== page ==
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MICK (Mobile Integrated Cognitive Kit) app: Feasibility of an accessible tablet-based rapid picture and number naming task for concussion assessment in a division 1 college football cohort

Published:September 30, 2022DOI:https://doi.org/10.1016/j.jns.2022.120445

      Highlights

      • RAN Tasks have been studied for diagnosis of concussion across multiple settings.
      • The MICK (Mobile Integrated Cognitive Kit) App is a novel delivery mechanism for two well-characterized RAN Tasks
      • This in the first study to explore implementation of the MICK App in a Division 1 football cohort
      • In the future, sideline Division 1 Football testing may be attempted with updated version of the MICK App, including on a smart phone.

      Abstract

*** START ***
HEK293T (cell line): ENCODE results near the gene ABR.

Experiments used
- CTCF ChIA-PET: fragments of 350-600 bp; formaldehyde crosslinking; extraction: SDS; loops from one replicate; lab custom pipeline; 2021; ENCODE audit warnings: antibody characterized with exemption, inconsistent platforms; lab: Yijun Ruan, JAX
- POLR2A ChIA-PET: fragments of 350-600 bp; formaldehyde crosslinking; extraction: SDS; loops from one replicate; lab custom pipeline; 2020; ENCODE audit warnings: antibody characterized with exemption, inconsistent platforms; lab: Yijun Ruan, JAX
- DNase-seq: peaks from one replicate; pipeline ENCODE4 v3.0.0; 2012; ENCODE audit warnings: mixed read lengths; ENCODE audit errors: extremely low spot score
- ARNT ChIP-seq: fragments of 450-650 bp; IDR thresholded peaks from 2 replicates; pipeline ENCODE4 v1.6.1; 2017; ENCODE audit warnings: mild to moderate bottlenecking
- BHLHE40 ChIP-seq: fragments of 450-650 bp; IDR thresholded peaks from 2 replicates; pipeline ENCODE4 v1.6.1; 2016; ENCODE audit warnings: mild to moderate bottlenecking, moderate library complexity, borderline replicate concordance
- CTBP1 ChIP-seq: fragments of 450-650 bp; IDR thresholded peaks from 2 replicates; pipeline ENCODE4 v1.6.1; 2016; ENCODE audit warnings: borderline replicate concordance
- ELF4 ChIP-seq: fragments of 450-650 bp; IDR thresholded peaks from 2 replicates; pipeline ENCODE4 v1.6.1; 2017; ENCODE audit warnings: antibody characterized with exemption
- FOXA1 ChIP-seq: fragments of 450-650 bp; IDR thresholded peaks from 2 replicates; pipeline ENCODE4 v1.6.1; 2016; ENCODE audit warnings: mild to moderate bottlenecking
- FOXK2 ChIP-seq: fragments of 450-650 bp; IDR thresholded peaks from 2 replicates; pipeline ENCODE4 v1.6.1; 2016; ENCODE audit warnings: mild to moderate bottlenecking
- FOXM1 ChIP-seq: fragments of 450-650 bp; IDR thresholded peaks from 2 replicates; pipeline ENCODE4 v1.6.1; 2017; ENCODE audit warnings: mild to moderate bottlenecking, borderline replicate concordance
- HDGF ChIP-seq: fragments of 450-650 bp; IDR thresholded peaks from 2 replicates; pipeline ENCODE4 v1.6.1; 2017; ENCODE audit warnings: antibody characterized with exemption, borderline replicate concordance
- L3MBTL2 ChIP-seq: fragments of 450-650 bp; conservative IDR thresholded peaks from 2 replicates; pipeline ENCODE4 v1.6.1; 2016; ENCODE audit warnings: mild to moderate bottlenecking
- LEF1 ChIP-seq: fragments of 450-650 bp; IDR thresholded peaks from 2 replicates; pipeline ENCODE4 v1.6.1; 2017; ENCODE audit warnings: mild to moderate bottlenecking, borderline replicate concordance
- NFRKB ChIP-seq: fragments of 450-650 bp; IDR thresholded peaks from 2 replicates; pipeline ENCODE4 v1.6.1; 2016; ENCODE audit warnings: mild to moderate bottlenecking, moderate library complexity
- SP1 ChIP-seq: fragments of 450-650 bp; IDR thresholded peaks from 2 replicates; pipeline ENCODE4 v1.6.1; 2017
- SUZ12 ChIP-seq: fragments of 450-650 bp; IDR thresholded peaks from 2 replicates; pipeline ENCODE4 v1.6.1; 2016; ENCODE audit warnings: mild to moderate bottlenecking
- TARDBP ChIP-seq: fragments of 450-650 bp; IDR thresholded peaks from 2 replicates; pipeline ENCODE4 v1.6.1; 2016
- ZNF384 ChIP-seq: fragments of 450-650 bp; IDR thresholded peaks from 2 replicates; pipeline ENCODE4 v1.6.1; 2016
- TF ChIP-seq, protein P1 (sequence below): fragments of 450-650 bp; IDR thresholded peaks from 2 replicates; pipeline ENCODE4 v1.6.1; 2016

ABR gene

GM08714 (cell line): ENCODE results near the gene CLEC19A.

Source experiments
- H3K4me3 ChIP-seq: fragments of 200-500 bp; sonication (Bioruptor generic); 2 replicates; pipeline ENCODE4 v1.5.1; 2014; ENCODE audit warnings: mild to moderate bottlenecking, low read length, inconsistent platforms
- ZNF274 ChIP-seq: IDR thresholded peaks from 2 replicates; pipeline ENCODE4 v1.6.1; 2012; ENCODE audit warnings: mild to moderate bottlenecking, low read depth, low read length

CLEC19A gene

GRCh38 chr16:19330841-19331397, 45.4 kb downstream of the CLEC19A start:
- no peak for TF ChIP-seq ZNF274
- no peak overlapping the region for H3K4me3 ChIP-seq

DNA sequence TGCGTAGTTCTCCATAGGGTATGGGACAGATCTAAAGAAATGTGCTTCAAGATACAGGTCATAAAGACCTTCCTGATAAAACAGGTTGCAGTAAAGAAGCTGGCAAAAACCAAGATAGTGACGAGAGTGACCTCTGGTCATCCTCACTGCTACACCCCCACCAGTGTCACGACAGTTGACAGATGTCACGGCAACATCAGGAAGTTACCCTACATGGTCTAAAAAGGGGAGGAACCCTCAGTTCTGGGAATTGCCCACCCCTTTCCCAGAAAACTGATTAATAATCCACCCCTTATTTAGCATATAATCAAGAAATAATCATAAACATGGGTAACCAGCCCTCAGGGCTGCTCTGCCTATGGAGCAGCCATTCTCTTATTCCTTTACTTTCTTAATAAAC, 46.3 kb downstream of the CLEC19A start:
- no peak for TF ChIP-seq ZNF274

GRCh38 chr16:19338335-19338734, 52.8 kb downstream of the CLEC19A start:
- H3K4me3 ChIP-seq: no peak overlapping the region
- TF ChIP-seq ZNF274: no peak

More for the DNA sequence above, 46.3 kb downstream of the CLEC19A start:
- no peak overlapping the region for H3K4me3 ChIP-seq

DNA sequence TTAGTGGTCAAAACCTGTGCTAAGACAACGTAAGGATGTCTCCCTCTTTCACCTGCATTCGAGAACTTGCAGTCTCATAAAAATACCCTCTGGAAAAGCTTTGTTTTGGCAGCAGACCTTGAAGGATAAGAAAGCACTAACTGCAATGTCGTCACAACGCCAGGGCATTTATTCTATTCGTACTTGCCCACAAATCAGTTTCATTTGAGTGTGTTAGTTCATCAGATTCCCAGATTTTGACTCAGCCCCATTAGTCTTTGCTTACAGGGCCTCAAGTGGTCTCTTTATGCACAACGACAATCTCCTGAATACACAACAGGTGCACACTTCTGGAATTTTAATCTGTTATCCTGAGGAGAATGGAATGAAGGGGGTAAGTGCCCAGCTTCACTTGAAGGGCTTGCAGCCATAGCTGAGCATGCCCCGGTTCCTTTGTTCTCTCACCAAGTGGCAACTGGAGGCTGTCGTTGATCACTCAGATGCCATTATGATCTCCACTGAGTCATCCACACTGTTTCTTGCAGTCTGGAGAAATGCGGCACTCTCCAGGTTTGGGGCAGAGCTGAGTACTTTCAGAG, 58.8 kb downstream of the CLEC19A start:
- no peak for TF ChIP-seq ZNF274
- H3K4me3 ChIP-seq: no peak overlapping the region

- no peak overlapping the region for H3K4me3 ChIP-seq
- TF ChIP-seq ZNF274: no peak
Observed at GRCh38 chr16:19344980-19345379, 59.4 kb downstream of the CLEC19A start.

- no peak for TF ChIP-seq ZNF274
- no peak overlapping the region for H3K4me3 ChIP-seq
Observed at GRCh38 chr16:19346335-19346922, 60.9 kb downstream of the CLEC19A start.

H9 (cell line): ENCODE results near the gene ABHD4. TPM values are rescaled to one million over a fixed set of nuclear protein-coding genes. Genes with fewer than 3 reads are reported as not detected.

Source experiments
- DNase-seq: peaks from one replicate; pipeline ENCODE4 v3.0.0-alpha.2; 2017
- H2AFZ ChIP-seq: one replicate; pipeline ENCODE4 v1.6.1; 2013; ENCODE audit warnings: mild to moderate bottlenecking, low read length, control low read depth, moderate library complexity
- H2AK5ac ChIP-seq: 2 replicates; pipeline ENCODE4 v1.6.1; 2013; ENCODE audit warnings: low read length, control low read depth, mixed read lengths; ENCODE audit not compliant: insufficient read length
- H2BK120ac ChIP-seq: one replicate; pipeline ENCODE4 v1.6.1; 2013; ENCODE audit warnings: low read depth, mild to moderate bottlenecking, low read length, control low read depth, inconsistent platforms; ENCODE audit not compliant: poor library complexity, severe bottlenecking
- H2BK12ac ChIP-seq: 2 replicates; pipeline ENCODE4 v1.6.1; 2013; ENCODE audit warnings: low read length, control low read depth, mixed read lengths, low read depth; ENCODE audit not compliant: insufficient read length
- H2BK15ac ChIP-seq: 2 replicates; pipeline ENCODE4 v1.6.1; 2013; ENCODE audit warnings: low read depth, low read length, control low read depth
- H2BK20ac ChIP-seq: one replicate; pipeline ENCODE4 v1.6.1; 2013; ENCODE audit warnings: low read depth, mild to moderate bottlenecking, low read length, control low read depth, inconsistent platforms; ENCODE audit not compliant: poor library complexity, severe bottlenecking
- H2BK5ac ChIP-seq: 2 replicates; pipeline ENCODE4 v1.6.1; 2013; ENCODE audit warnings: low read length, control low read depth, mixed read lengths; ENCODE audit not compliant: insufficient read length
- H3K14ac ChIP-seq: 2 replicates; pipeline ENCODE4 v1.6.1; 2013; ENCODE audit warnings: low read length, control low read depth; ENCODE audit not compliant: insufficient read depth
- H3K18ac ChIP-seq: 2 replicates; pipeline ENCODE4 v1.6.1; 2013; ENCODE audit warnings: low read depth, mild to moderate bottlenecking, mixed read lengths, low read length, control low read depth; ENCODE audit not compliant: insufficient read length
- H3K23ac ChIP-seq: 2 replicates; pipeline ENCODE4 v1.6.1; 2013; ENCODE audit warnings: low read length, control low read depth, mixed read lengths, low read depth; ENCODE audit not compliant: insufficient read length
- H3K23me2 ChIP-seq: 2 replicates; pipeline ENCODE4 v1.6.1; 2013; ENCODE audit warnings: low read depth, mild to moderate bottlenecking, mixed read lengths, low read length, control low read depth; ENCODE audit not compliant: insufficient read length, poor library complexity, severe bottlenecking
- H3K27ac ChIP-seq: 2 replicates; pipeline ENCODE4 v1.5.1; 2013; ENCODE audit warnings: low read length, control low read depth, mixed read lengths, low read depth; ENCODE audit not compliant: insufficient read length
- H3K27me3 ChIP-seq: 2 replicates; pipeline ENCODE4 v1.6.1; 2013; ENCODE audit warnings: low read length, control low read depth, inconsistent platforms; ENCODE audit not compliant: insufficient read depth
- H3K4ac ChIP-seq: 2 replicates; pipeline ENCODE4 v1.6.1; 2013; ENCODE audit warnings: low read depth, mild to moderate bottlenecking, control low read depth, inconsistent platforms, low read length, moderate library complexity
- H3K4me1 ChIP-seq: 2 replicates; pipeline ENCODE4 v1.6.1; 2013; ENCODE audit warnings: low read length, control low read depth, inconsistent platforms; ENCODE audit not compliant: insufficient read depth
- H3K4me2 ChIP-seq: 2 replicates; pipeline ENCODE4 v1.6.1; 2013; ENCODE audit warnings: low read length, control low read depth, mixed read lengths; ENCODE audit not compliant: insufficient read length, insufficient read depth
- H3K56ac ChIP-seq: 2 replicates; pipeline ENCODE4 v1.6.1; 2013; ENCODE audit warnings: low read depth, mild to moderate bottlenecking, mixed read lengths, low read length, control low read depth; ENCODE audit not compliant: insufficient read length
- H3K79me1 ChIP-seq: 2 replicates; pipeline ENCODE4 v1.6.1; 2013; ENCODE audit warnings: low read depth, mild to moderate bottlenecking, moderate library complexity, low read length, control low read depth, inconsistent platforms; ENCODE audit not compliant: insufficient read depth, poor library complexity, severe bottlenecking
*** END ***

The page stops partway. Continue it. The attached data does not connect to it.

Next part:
Although visual symptoms are common following concussion, quantitative measures of visual function are missing from concussion evaluation protocols on the athletic sideline. For the past half century, rapid automatized naming (RAN) tasks have demonstrated promise as quantitative neuro-visual assessment tools in the setting of head trauma and other disorders but have been previously limited in accessibility and scalability. The Mobile Interactive Cognitive Kit (MICK) App is a digital RAN test that can be downloaded on most mobile devices and can therefore provide a quantitative measure of visual function anywhere, including the athletic sideline. This investigation examined the feasibility of MICK App administration in a cohort of Division 1 college football players. Participants (n = 82) from a National Collegiate Athletic Association (NCAA) Division 1 football team underwent baseline testing on the MICK app. Total completion times of RAN tests on the MICK app were recorded; magnitudes of best time scores and between-trial learning effects were determined by paired t-test. Consistent with most timed performance measures, there were significant learning effects between the two baseline trials for both RAN tasks on the MICK app: Mobile Universal Lexicon Evaluation System (MULES) (p < 0.001, paired t-test, mean improvement 13.3 s) and the Staggered Uneven Number (SUN) (p < 0.001, mean improvement 3.3 s). This study demonstrated that the MICK App can be feasibly administered in the setting of pre-season baseline testing in a Division I environment. These data provide a foundation for post-injury sideline testing that will include comparison to baseline in the setting of concussion.

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